Talk:Thatching

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[Untitled][edit]

---Needs to be rewritten---

Under "Thatch Material":

"There are more thatched roofs in the the hood and the slums than in any other European country"

Makes no sense. Compare what to what? When rewording this, please omit the slang phrase "the hood" which is a shortened form of "neighborhood".

Adriennes (talk) 21:16, 24 April 2010 (UTC)

a link should be added[edit]

... with :

http://en.wikipedia.org/wiki/Great_Plague

"Thatched roofs (which had provided splendid places for rats to live) were also forbidden within the city, and remain forbidden under modern codes"

Seems to have been forgotten !!! But I think that if you have rats living above your head, you end up automatically having dust charged with rat's fecaes particles and much worst into your food, and you multiply the chances of interspecies diseaes transmission !!!!

How does a rat live in a densely packed mass of thatch? and don't they prefer nice holes in the ground? Mice are more your loft dwellers. GraemeLeggett 19:03, 28 April 2006 (UTC)

Re: Flammability[edit]

As per dictionary.com[1], flammable and inflammable are considered synonyms. However, inflammable runs the risk of confusion as the latin prefix in- may be mistakenly thought to be the negating english in-. If the two are considered synonyms, then deciding between the two is an issue of style and practicality. Flammable is (imo) clearly more practical. -Kasreyn

Re Insurance[edit]

"and insurance premiums are high because few companies will insure a thatched property - and those that do realise that owners have little choice but to accept their charges."

That is a load of rubbish ! The reason people with thatched roofs pay higher premiums is because in the event of a fire, more damage is likely to occur than with a tiled or other style of roof and that it costs more to replace a thatched roof than a standard roof.

Both of these points were stated earlier in the text....

James


Propaganda[edit]

I know little about thatching but this page has become propaganda. It doesn't even really cover thatching so much as it covers thatched rooves of which there is already an article. Editing is needed. --Ryuukuro 16:58, 28 April 2006 (UTC)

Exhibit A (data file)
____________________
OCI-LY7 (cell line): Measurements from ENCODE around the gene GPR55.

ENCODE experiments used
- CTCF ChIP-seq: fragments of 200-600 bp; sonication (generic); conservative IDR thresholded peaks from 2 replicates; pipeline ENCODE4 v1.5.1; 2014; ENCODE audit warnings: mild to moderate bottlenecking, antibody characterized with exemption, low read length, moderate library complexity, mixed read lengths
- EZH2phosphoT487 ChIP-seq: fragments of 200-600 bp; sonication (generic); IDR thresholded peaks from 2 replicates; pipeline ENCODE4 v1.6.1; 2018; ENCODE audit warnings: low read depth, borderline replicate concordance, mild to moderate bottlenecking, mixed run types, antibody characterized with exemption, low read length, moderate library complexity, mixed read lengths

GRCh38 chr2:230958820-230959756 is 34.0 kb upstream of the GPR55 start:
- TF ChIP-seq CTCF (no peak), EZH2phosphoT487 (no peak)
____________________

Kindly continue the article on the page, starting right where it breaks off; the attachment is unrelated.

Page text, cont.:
"last" century?[edit]

"In the early years of the last century thatching was in decline". Is the writer really referring to the 20th century? This sounds like text lifted from some uncited 20th century document.

Flammabilty[edit]

Under the section "Flammability" it says they are at no greater risk from fire than other roofs but under "Disadvantages is says they are. Which is right? 172.188.149.60 10:45, 19 June 2007 (UTC)

WikiProject Food and drink Tagging[edit]

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Norfolk Reed[edit]

I believe that Norfolk reed is still harvested commercially from the Norfolk Broads, and what people supppose to be straw is often in fact reed. Sorry do not know the details. 78.149.201.215 (talk) 13:44, 27 February 2010 (UTC)

50 years![edit]

I'm not an expert on thatching but as I understand it the best quality thatch is a reed thatch, and this is unlikely to last 50 years (30 years would be more realistic) so to claim a straw thatch would last this length of time seems to be stretching it a bit. Can anyone provide a reference for this part of the article?--Ykraps (talk) 16:35, 1 October 2010 (UTC)

Sedge[edit]

Sedge currently appears only in the introduction, where the link is misleading. So have added the generum (Cladium mariscus) temporarily there for now. Material at this site might be usefil for improving the materials section? Martinevans123 (talk) 18:07, 3 October 2010 (UTC)

EU law[edit]

There is a reference to a law (Plant Variety and Seeds Act 1964) that supposedly prohibits the use of an old variety of wheat in the EU. This is a UK-specific law and has existed for much longer than the UK has been a member of the European Union. Maybe this needs to be reformulated? — Preceding unsigned comment added by 2.218.220.8 (talk) 15:41, 28 April 2013 (UTC)